Some bakers are said to be in the process of increasing the price of bread from $1.10 to between $4 and $5.
According to the state-controlled Herald newspaper, bakers are claiming that they are making a loss due to the fluctuating rate of the local bond note against the United States dollar.
The bond note is currently trading at 4 to the U$1 while the government insists that the two are equal.
The newspaper quoted Ngoni Mazango, president of the National Bakers Association of Zimbabwe, as saying that the cost of inputs for making bread have skyrocketed owing to the devaluation of the bond note.
Mazango said this was weakened by shortages of foreign currency to import wheat and other commodities though the cost of electricity, water and several items has remained unchanged.
He said, “(The price of) flour might have moved slightly from about $31,50 to around $36,50 per 50kg bag, but bread is not made by flour alone. We do not manufacture bread fat here in Zimbabwe; there are also enzymes, spare parts for our plants and even for service vehicles, which are also imported or bought with foreign currency.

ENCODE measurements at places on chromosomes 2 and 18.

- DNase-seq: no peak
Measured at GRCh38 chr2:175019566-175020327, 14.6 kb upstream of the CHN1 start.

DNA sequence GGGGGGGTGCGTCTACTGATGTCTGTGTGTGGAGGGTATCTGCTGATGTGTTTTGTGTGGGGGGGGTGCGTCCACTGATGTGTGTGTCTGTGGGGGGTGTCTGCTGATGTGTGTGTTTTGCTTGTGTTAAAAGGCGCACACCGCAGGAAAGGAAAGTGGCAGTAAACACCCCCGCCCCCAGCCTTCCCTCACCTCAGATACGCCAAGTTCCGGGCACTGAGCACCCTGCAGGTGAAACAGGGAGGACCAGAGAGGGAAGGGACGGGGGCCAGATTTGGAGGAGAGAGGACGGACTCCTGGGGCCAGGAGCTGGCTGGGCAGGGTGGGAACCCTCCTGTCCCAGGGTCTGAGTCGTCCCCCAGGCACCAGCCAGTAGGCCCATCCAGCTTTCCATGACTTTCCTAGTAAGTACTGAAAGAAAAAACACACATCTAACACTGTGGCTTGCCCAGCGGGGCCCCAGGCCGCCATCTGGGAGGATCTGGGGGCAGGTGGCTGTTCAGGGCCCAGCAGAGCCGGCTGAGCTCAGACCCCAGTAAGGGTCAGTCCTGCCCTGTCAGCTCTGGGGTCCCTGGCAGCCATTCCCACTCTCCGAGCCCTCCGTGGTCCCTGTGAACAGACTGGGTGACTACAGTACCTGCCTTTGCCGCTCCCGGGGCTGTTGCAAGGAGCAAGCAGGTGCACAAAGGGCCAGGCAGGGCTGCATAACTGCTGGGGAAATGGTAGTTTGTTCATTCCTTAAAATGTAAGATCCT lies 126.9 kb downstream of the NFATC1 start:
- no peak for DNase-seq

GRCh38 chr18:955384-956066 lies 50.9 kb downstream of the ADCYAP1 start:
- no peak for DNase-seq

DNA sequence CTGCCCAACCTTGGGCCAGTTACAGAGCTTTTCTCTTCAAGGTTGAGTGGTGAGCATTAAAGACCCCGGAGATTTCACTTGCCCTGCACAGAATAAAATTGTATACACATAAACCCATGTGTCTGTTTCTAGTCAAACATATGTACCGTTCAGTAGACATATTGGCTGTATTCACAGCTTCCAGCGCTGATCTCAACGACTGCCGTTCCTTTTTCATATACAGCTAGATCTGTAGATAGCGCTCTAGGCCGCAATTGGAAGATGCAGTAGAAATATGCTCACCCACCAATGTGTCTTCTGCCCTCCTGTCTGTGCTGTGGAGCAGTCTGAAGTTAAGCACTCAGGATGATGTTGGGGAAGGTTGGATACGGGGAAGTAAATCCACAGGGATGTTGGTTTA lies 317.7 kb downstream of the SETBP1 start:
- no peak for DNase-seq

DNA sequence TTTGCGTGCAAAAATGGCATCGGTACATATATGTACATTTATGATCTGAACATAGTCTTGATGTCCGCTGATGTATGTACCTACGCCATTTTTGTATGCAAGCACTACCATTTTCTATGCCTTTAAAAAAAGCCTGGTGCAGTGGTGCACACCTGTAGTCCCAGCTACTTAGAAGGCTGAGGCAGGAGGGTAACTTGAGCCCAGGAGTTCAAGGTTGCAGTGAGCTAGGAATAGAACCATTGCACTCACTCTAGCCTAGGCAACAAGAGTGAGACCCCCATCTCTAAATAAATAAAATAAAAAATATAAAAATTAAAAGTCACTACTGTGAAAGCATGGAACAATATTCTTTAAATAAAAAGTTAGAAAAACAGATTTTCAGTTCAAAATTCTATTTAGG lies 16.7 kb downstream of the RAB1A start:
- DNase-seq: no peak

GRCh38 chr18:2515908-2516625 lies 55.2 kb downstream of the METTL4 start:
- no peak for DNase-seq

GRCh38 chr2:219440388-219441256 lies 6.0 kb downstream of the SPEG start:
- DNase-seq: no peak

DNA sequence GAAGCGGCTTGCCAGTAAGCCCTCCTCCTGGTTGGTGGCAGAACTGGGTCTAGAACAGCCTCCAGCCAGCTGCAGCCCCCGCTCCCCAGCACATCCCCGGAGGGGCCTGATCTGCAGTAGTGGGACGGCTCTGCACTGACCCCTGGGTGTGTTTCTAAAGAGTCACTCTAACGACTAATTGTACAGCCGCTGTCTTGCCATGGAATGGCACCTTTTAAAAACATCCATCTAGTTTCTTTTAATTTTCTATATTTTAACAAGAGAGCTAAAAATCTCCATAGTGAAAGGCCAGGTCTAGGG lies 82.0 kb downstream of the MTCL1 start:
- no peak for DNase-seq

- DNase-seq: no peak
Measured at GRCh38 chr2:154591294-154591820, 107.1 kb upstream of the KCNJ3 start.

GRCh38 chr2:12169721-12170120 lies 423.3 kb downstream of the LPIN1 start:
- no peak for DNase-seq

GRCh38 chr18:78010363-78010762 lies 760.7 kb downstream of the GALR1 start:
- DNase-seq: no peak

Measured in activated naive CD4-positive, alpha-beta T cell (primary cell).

“We require between $4 million and $7 million United States dollars each month and we are getting 20 to 30 percent of that. We are still consulting (on the price of bread), the problem is we have to cost our bread in US dollars and it is costing us in the range of US$1 to US$1,10. If we don’t get the forex and you apply the current prevailing parallel market rates, a loaf should be around $4 to $5. But we are saying if the government can allocate the same money to us the price should come down.”
Zimbabwe’s Finance Minister Mthuli Ncube has been quoted as saying that the bond note is pegged at the same rate as the United States dollar. This has been widely criticized by captains of industry who claim that the two are no longer at par following an announcement by Ncube in his maiden speech that there should be separate bank accounts from the United States dollar and bond notes.